Sunday, February 1, 2009

Travels in Dominica, 2005 - Carnival, day 1

Four o’clock this morning it started! The sounds of drumming, singing and dancing gradually increased in amplification until it seemed as if it was right beneath my window! Forcing myself out of bed, I crept to the balcony, peered into the dark street and saw the revelers slowly snaking up the next street over. I could see a small band gyrating and snaking through the city towards the cathedral.

I went back to bed.

About half an hour later, a second group, slightly larger, taking slightly longer passed by. I didn’t get out of bed this time.

The drums of the third group forced me to dress, and head onto the balcony.
The fourth group, at about five a.m., got me down and jumping in the streets.

These aren’t exactly bands, but are groups of manic men hypnotically pounding on drums and they danced down the street. Sometime they are accompanied by women blowing on strange looking home made horns. The mouthpiece is a trumpet like instrument through which they blow, and it is attached to a long pipe or piece of pvc where the strange sound comes out.. Sometimes the drums are accompanied by people with loud whistles blown in a repetitive rhythm. Everyone shuffles and twists down the street en masse. Some people are dressed up in uniforms from their companies, some in nightshirts, some with motorcycle masks, some in costumes or in decoratively slit t shirts. Everyone has a cup of rum punch or a beer, and everyone shuffles along to the beat.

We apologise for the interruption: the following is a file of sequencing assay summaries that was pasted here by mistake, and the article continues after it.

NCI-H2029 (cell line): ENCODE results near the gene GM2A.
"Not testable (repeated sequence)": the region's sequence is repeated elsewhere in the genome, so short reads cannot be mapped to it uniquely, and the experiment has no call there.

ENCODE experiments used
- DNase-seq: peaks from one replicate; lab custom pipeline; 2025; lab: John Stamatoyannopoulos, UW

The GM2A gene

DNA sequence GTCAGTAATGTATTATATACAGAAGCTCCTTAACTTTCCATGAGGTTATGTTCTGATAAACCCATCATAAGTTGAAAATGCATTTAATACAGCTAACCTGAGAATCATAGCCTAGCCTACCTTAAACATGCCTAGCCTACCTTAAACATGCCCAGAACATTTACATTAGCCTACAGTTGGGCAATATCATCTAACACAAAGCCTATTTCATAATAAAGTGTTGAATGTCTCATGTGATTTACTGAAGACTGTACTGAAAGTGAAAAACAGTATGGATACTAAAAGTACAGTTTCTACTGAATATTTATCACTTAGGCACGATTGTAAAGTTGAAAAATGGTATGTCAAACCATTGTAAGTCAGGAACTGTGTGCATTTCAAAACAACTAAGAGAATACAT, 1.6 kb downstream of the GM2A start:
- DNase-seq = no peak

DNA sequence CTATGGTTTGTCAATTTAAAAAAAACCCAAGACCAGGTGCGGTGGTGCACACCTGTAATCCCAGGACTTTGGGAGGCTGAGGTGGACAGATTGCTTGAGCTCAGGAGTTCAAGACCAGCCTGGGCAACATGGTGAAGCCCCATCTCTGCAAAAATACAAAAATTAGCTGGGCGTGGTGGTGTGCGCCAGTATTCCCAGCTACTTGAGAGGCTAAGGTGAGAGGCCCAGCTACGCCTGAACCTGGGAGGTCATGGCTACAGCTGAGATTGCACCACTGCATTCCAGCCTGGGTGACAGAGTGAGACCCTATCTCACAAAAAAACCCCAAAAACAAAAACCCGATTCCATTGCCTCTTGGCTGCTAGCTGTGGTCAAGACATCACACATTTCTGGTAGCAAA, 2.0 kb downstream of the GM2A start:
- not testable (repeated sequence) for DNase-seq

By 7 am, the bands have stopped. Now music from giant speakers start, and every one is still shuffling along. Home to rest, and it will start again around noon.

Dancing in the Streets:

I got out of bed (again) and headed out for breakfast and to get a good spot to watch the costume parade of bands. It was already hot as hell outside, but the parades were supposed to start at 10 a.m. I decided to watch the parade from my favorite internet café which is on the main drag and treated myself to breakfast. They have a raised front stoop where I could watch the parade, and feel safe. This is important, since I am a bit claustrophobic in large crowds and it was going to be a long hot day. Of course, this being the Caribbean, the parade didn’t really start until about noon.

The parade circles through Roseau's main streets in spurts, picking up people as it travels. Some people were in costume, some not but everyone was singing and dancing. After doing a circuit they rest for an hour or so, cool off with lots of beer and chicken and then circle the town again. It’s an 'everyone' celebration. Ancient ladies dressed to kill in baby doll clothes, children made up in full sparkly costumes, men dressed as women and women barely dressed at all. As the day progressed the groups got larger and more ornate. Large groups of people from the same neighbourhood or club, dressed in matching, brightly coloured costumes danced down the street together.

Booths are set up on the street corners, selling fried chicken, beer and rum punch. I have often wondered, with all the Mcdonalds and Kentucky Fried places in the world selling white meat nuggets and breasts, what did they do with the dark meat??? the legs and thighs, which I actually prefer! Well they send them to Dominica. I have yet to see any white meat chicken on sale here. Chicken is the staple food. They eat fried chicken for breakfast, for lunch, for snacks and for supper.

As the day progressed, everyone became drunker and happier. People carried their own glasses to be refilled as soon as it was empty. It was a gigantic block party, and everyone was very friendly, however by afternoon it was sweltering. The parades stopped for a couple of hours as the participants took time off to recoup and regroup for the evenings main event.

No comments: